The online training will consist of multimedia, interactive modules to help individuals identify risk factors and signs of abuse. The program will be available online through a learning management system and will be free.
It will also point users to the newly enhanced Pennsylvania Look Out for Child Abuse form, an online resource at www.reportsuspectedabuse.com for reporting suspected maltreatment of children. This innovative tool is designed to increase the efficiency and accuracy of information transfer to secure state databases. Eventually, it will be used to research reporting practices, using de-identified data, and to help improve standards for what is reported, how it is reported and how that information is processed.
John Soubik said this kind of improved communication is key in every step of the reporting and evaluation process. Soubik, a former county child welfare investigator and 1985 Penn State alumnus, presented the annual de Lissovoy lecture on child welfare at the University in October.
“It’s so important that people communicate at every step of an investigation,” Soubik said. “Reporting has to be accurate and meticulous notes have to be kept at every step. When I was an investigator, there was no centralized database and information could be easily lost. The new repository will be extremely helpful.”
Not only will the database help keep information secure and organized, but it will also aid in preventing abuse. Levi explained that as the repository grows, research will be done on patterns and demographics to help predict which children may be most at risk for abuse.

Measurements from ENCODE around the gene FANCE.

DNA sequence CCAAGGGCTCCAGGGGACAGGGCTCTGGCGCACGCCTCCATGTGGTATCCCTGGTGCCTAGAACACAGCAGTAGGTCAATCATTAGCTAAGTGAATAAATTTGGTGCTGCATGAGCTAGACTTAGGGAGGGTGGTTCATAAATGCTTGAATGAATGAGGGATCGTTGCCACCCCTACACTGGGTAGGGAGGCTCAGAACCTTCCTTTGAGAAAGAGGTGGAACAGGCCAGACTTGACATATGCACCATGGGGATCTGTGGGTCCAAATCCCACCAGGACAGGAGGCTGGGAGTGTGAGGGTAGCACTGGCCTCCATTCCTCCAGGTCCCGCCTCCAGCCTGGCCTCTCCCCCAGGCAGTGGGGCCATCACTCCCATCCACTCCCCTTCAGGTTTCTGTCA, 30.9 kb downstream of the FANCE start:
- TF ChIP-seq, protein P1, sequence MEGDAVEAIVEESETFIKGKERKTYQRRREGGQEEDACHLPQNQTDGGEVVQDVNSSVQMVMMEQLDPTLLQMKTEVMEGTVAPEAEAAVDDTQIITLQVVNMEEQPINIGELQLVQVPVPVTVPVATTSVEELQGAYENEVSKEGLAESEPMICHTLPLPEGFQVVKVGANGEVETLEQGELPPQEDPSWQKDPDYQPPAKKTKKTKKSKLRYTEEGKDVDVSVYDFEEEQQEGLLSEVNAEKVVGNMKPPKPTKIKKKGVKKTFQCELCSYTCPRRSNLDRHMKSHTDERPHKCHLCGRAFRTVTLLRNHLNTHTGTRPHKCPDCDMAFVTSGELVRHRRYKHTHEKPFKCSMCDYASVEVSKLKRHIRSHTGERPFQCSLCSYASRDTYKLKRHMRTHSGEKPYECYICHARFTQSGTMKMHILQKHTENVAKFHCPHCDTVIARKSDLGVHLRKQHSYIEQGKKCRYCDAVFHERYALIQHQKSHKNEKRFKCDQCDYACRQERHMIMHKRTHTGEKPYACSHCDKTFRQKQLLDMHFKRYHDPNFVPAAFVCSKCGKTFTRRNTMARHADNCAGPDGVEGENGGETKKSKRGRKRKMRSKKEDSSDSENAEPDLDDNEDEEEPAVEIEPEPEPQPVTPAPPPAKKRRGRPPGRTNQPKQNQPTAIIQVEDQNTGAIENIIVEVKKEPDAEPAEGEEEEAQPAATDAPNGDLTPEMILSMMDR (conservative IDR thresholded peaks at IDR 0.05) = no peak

“If we look at our records and notice a particular family with multiple risk factors that has repeatedly brought in a young child for small issues, that might alert us that these are parents who are stressed and overwhelmed, for whom assistance could help prevent abuse” Levi said. “By better identifying patterns that indicate risk, we create opportunities to provide information and support that not only serves as a resource for parents, but could help them readjust expectations so that their frustration goes down, rather than escalating into abuse.”
As the CPC grows, it will continue to build on the strong foundation provided by Penn State Hershey and the University as a whole.
“The seeds we have planted are beginning to shoot up. But to grow to their potential and provide the canopy of protection we envision,” Levi said, “we need support. The work we are doing requires a team approach and resources that aren’t easy to come by. That’s our goal for the coming year — to garner the resources we need to do this well.”
The work of the CPC fits into the University’s larger initiative of increasing child abuse awareness generally. Within the Penn State community all students, faculty and staff have already completed University-based online training.
“There are cases that go undetected, which is why this kind of training is so important,” Levi said. “Once we have an even better idea of the true number of abuse cases, we’ll be able to make sure we have the resources for the necessary interventions. And when that happens, we’ll be able to measure — and increase — how effective those interventions are.”